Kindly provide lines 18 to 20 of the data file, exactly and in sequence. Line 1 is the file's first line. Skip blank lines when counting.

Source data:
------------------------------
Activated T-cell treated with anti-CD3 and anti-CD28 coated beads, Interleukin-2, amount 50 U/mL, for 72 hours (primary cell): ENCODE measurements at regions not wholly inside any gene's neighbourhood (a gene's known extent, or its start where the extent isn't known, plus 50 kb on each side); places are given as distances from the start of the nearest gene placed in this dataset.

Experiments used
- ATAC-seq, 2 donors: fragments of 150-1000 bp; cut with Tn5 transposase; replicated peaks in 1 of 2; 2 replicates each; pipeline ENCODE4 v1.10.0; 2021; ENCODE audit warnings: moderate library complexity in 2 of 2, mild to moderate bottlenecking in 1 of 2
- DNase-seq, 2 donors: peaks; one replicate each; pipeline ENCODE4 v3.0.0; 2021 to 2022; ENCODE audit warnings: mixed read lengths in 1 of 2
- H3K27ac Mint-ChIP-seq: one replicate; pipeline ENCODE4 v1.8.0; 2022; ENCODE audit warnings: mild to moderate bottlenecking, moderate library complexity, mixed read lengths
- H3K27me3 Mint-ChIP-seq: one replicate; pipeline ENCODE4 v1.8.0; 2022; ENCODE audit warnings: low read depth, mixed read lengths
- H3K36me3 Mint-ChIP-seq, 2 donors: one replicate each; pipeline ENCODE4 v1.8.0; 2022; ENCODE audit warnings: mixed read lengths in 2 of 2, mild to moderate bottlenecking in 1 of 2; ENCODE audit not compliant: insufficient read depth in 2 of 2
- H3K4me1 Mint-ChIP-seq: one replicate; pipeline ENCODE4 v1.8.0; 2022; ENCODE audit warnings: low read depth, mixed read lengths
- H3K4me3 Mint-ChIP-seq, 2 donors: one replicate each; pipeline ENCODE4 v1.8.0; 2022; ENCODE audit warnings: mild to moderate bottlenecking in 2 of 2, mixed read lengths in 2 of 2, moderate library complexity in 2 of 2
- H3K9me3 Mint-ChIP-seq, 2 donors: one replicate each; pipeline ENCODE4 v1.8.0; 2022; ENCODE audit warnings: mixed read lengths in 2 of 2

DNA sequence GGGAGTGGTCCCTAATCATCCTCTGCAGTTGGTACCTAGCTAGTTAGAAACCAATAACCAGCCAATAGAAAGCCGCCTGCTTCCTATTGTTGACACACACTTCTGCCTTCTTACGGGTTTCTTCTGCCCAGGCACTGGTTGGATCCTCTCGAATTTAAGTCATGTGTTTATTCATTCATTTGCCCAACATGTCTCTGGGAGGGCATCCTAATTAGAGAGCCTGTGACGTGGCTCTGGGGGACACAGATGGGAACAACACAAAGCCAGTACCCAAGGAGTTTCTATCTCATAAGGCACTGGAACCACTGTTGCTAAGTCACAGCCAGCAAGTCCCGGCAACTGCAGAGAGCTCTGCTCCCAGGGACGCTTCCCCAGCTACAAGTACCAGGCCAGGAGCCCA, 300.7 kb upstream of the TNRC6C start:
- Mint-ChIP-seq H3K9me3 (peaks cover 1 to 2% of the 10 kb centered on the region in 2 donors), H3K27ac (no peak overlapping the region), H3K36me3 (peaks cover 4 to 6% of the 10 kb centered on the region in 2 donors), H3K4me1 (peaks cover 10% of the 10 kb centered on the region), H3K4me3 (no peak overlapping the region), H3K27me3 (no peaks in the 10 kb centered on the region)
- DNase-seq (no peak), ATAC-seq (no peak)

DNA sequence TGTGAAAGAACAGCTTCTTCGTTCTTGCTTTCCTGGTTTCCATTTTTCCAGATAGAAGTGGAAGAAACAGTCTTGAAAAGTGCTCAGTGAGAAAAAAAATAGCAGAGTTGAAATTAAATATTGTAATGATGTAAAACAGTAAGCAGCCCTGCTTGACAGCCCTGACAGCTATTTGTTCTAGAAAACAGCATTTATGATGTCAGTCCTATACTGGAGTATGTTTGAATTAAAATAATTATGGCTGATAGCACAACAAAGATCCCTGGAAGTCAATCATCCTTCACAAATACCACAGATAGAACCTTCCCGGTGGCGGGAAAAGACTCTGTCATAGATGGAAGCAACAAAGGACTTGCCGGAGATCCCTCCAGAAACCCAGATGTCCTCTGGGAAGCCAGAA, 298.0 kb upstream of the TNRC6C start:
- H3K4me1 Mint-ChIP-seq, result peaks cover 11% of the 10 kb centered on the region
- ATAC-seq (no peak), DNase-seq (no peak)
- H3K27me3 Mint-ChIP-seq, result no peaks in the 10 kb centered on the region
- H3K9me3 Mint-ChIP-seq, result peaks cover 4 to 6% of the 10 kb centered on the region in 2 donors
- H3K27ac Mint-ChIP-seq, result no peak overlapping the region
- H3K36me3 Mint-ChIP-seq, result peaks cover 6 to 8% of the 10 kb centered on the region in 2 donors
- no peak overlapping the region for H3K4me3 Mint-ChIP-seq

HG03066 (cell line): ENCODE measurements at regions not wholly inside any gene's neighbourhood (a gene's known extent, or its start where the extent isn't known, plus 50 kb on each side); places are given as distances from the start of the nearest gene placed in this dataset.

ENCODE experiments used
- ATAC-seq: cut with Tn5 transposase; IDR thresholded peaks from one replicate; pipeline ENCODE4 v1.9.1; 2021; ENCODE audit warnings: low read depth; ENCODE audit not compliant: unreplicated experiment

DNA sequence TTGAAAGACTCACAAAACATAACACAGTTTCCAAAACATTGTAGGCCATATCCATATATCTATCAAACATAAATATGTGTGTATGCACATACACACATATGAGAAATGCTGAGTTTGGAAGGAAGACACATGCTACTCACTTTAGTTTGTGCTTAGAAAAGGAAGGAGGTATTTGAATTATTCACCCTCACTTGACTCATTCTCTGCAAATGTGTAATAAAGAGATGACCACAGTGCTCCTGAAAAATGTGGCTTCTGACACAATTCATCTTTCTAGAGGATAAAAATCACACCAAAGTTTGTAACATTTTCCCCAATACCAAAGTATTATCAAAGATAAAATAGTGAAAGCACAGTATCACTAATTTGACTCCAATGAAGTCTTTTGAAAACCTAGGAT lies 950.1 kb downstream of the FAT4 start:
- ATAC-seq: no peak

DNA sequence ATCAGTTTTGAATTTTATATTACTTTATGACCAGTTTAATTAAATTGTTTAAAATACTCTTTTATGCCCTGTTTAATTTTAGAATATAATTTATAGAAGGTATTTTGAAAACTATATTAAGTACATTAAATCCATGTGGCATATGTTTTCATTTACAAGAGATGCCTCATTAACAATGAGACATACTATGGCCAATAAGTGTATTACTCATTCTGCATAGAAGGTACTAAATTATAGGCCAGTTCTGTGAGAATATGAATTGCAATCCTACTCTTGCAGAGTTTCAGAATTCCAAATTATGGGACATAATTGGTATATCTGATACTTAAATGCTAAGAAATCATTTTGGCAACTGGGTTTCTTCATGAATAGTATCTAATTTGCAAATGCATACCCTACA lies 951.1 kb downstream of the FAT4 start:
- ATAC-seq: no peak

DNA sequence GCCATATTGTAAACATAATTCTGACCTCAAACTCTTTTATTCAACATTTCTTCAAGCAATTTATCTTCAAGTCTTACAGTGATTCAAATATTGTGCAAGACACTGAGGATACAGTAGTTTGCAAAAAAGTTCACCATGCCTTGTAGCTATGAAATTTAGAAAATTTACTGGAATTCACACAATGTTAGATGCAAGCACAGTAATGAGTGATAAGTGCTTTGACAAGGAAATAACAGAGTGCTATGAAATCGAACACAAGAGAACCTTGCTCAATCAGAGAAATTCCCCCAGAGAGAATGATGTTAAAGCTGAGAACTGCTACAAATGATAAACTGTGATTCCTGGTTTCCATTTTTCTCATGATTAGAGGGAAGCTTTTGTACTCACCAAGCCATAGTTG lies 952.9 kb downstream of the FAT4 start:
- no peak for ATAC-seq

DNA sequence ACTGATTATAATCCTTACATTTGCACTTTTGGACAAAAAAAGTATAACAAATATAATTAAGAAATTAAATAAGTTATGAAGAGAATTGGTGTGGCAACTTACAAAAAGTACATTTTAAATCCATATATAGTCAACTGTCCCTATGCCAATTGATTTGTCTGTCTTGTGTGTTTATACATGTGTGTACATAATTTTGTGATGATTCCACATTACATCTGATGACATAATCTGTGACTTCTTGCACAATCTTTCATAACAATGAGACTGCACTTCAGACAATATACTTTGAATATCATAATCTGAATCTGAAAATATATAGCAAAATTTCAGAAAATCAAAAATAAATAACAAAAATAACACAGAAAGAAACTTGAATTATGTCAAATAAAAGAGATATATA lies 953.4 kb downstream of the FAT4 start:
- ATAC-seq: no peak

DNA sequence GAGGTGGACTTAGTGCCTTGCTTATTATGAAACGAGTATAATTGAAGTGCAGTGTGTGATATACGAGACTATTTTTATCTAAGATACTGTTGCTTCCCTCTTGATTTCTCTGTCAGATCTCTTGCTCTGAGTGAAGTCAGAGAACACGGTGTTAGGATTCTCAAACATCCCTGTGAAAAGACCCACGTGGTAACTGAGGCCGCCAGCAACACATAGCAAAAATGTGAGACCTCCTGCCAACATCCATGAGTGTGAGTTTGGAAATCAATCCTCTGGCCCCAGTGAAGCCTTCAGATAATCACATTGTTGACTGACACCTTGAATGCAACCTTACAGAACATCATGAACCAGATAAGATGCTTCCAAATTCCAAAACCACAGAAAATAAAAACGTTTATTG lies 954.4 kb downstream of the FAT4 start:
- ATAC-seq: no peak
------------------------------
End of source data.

- H3K9me3 Mint-ChIP-seq, result peaks cover 4 to 6% of the 10 kb centered on the region in 2 donors
- H3K27ac Mint-ChIP-seq, result no peak overlapping the region
- H3K36me3 Mint-ChIP-seq, result peaks cover 6 to 8% of the 10 kb centered on the region in 2 donors